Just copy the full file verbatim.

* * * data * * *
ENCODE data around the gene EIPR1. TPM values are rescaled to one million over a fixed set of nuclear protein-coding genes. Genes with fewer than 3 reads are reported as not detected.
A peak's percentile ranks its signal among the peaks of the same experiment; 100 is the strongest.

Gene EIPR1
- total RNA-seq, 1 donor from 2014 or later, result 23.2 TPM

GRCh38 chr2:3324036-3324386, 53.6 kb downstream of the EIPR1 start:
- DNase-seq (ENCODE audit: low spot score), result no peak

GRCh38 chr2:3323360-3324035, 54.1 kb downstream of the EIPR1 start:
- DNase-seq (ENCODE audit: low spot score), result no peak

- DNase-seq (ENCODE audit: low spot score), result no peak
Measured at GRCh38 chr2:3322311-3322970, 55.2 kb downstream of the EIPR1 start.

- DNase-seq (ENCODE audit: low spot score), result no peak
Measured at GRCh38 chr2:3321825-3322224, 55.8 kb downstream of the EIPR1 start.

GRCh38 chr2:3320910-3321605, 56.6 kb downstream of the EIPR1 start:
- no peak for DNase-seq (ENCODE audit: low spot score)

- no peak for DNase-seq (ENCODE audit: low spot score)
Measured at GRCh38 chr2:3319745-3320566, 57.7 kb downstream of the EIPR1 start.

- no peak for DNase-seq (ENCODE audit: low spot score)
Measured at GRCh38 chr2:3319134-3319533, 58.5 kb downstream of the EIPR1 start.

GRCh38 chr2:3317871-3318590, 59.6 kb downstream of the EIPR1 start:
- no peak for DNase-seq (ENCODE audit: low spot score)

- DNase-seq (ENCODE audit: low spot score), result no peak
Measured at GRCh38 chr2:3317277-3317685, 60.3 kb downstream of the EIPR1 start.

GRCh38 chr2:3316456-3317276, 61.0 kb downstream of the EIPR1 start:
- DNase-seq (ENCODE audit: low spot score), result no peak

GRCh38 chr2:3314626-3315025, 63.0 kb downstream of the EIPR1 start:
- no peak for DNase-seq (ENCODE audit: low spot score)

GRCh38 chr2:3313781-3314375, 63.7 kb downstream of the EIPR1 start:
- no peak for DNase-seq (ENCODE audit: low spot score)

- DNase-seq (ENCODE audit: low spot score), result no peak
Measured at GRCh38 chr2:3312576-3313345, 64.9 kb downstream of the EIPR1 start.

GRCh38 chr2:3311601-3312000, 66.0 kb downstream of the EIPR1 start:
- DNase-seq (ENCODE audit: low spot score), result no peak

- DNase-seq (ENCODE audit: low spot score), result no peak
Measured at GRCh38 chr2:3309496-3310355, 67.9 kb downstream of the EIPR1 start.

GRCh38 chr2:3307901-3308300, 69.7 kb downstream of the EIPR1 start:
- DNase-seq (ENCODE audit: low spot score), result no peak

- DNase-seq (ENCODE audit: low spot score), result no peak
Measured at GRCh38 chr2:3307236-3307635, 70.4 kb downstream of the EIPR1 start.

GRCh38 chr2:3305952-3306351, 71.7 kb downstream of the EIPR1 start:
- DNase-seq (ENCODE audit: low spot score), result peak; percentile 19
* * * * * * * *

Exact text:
ENCODE data around the gene EIPR1. TPM values are rescaled to one million over a fixed set of nuclear protein-coding genes. Genes with fewer than 3 reads are reported as not detected.
A peak's percentile ranks its signal among the peaks of the same experiment; 100 is the strongest.

Gene EIPR1
- total RNA-seq, 1 donor from 2014 or later, result 23.2 TPM

GRCh38 chr2:3324036-3324386, 53.6 kb downstream of the EIPR1 start:
- DNase-seq (ENCODE audit: low spot score), result no peak

GRCh38 chr2:3323360-3324035, 54.1 kb downstream of the EIPR1 start:
- DNase-seq (ENCODE audit: low spot score), result no peak

- DNase-seq (ENCODE audit: low spot score), result no peak
Measured at GRCh38 chr2:3322311-3322970, 55.2 kb downstream of the EIPR1 start.

- DNase-seq (ENCODE audit: low spot score), result no peak
Measured at GRCh38 chr2:3321825-3322224, 55.8 kb downstream of the EIPR1 start.

GRCh38 chr2:3320910-3321605, 56.6 kb downstream of the EIPR1 start:
- no peak for DNase-seq (ENCODE audit: low spot score)

- no peak for DNase-seq (ENCODE audit: low spot score)
Measured at GRCh38 chr2:3319745-3320566, 57.7 kb downstream of the EIPR1 start.

- no peak for DNase-seq (ENCODE audit: low spot score)
Measured at GRCh38 chr2:3319134-3319533, 58.5 kb downstream of the EIPR1 start.

GRCh38 chr2:3317871-3318590, 59.6 kb downstream of the EIPR1 start:
- no peak for DNase-seq (ENCODE audit: low spot score)

- DNase-seq (ENCODE audit: low spot score), result no peak
Measured at GRCh38 chr2:3317277-3317685, 60.3 kb downstream of the EIPR1 start.

GRCh38 chr2:3316456-3317276, 61.0 kb downstream of the EIPR1 start:
- DNase-seq (ENCODE audit: low spot score), result no peak

GRCh38 chr2:3314626-3315025, 63.0 kb downstream of the EIPR1 start:
- no peak for DNase-seq (ENCODE audit: low spot score)

GRCh38 chr2:3313781-3314375, 63.7 kb downstream of the EIPR1 start:
- no peak for DNase-seq (ENCODE audit: low spot score)

- DNase-seq (ENCODE audit: low spot score), result no peak
Measured at GRCh38 chr2:3312576-3313345, 64.9 kb downstream of the EIPR1 start.

GRCh38 chr2:3311601-3312000, 66.0 kb downstream of the EIPR1 start:
- DNase-seq (ENCODE audit: low spot score), result no peak

- DNase-seq (ENCODE audit: low spot score), result no peak
Measured at GRCh38 chr2:3309496-3310355, 67.9 kb downstream of the EIPR1 start.

GRCh38 chr2:3307901-3308300, 69.7 kb downstream of the EIPR1 start:
- DNase-seq (ENCODE audit: low spot score), result no peak

- DNase-seq (ENCODE audit: low spot score), result no peak
Measured at GRCh38 chr2:3307236-3307635, 70.4 kb downstream of the EIPR1 start.

GRCh38 chr2:3305952-3306351, 71.7 kb downstream of the EIPR1 start:
- DNase-seq (ENCODE audit: low spot score), result peak; percentile 19